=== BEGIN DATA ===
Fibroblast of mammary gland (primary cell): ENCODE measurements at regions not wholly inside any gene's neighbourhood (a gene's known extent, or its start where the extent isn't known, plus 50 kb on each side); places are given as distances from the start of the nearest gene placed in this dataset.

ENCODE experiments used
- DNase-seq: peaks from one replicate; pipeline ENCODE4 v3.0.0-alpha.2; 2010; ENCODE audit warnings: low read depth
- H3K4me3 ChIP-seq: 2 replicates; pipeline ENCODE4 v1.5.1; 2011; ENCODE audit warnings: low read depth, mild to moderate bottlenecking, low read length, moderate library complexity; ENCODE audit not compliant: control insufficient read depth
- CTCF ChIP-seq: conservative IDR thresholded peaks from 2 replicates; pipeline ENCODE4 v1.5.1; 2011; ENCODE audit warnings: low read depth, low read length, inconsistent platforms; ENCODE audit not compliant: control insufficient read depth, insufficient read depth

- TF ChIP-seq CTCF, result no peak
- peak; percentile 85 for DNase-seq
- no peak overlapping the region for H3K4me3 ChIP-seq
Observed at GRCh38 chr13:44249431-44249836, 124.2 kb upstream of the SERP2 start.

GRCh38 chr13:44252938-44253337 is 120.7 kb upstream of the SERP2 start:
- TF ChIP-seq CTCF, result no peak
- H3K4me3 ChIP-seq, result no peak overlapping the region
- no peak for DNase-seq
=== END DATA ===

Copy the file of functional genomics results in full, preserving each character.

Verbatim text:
Fibroblast of mammary gland (primary cell): ENCODE measurements at regions not wholly inside any gene's neighbourhood (a gene's known extent, or its start where the extent isn't known, plus 50 kb on each side); places are given as distances from the start of the nearest gene placed in this dataset.

ENCODE experiments used
- DNase-seq: peaks from one replicate; pipeline ENCODE4 v3.0.0-alpha.2; 2010; ENCODE audit warnings: low read depth
- H3K4me3 ChIP-seq: 2 replicates; pipeline ENCODE4 v1.5.1; 2011; ENCODE audit warnings: low read depth, mild to moderate bottlenecking, low read length, moderate library complexity; ENCODE audit not compliant: control insufficient read depth
- CTCF ChIP-seq: conservative IDR thresholded peaks from 2 replicates; pipeline ENCODE4 v1.5.1; 2011; ENCODE audit warnings: low read depth, low read length, inconsistent platforms; ENCODE audit not compliant: control insufficient read depth, insufficient read depth

- TF ChIP-seq CTCF, result no peak
- peak; percentile 85 for DNase-seq
- no peak overlapping the region for H3K4me3 ChIP-seq
Observed at GRCh38 chr13:44249431-44249836, 124.2 kb upstream of the SERP2 start.

GRCh38 chr13:44252938-44253337 is 120.7 kb upstream of the SERP2 start:
- TF ChIP-seq CTCF, result no peak
- H3K4me3 ChIP-seq, result no peak overlapping the region
- no peak for DNase-seq